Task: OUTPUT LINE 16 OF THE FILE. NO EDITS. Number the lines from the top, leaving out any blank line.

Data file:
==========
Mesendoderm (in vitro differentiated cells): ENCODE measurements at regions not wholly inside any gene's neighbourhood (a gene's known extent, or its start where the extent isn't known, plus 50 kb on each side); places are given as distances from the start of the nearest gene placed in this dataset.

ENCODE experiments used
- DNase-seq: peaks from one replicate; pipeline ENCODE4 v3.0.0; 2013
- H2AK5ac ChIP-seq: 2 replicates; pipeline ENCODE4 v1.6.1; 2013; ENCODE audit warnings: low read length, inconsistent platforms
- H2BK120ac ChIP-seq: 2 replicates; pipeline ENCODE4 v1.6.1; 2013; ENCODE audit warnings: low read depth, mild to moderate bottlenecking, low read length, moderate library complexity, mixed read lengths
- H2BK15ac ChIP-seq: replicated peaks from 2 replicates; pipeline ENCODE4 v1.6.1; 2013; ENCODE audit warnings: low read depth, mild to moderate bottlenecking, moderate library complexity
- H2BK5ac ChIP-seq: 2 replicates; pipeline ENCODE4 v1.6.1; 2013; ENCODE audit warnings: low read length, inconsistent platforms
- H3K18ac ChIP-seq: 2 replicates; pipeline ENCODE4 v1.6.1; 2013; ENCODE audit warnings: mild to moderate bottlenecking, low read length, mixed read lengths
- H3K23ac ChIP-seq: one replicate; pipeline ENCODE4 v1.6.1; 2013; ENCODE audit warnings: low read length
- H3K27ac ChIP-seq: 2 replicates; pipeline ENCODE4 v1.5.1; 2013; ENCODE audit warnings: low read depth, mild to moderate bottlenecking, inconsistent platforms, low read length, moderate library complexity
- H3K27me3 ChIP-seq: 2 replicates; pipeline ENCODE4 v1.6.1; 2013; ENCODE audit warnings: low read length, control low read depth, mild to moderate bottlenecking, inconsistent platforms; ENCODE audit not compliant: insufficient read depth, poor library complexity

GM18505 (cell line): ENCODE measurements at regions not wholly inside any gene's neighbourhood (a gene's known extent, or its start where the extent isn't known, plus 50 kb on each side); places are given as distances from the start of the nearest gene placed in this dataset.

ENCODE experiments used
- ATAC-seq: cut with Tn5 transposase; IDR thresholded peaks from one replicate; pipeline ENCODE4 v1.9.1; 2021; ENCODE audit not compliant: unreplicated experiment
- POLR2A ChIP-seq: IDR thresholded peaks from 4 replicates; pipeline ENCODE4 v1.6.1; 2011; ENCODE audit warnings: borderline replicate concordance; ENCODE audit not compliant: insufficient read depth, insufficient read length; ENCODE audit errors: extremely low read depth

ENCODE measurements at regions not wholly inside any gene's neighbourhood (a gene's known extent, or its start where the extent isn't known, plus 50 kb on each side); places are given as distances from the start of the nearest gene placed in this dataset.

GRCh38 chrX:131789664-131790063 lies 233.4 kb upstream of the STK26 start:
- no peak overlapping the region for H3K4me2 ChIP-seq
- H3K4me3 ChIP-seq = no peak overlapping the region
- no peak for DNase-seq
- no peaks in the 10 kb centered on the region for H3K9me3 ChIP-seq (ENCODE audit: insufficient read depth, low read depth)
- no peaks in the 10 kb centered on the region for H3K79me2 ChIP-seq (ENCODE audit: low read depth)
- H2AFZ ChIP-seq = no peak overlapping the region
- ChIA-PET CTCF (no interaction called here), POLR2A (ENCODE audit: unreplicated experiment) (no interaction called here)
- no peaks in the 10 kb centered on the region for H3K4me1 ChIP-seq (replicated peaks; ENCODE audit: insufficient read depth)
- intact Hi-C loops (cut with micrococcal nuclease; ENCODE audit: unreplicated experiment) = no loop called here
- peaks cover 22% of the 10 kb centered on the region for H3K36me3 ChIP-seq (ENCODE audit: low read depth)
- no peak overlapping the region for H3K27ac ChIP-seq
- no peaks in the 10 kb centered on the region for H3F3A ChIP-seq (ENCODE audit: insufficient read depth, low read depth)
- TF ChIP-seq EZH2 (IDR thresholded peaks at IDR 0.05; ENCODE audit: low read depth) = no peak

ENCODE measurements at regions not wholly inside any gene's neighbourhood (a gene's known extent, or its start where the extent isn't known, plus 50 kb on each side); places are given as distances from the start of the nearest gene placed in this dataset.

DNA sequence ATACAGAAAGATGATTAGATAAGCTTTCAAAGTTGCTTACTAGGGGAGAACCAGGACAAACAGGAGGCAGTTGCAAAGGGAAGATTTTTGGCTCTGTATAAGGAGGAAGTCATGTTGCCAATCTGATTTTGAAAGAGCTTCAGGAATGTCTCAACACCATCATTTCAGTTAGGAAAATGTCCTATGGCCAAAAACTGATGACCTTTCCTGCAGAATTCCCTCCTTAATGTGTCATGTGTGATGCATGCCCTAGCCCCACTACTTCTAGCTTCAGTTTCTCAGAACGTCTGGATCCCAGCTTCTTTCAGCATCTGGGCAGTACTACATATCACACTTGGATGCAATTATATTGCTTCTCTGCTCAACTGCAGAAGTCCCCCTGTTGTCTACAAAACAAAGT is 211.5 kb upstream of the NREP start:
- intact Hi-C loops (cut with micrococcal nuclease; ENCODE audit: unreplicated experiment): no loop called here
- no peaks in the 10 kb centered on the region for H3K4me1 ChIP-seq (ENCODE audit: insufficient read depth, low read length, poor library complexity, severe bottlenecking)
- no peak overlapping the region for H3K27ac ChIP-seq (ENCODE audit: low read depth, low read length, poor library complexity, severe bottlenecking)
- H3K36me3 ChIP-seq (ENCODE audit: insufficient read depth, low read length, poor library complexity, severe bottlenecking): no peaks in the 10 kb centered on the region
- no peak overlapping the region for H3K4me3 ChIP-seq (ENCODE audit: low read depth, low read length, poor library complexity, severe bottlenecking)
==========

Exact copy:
ENCODE measurements at regions not wholly inside any gene's neighbourhood (a gene's known extent, or its start where the extent isn't known, plus 50 kb on each side); places are given as distances from the start of the nearest gene placed in this dataset.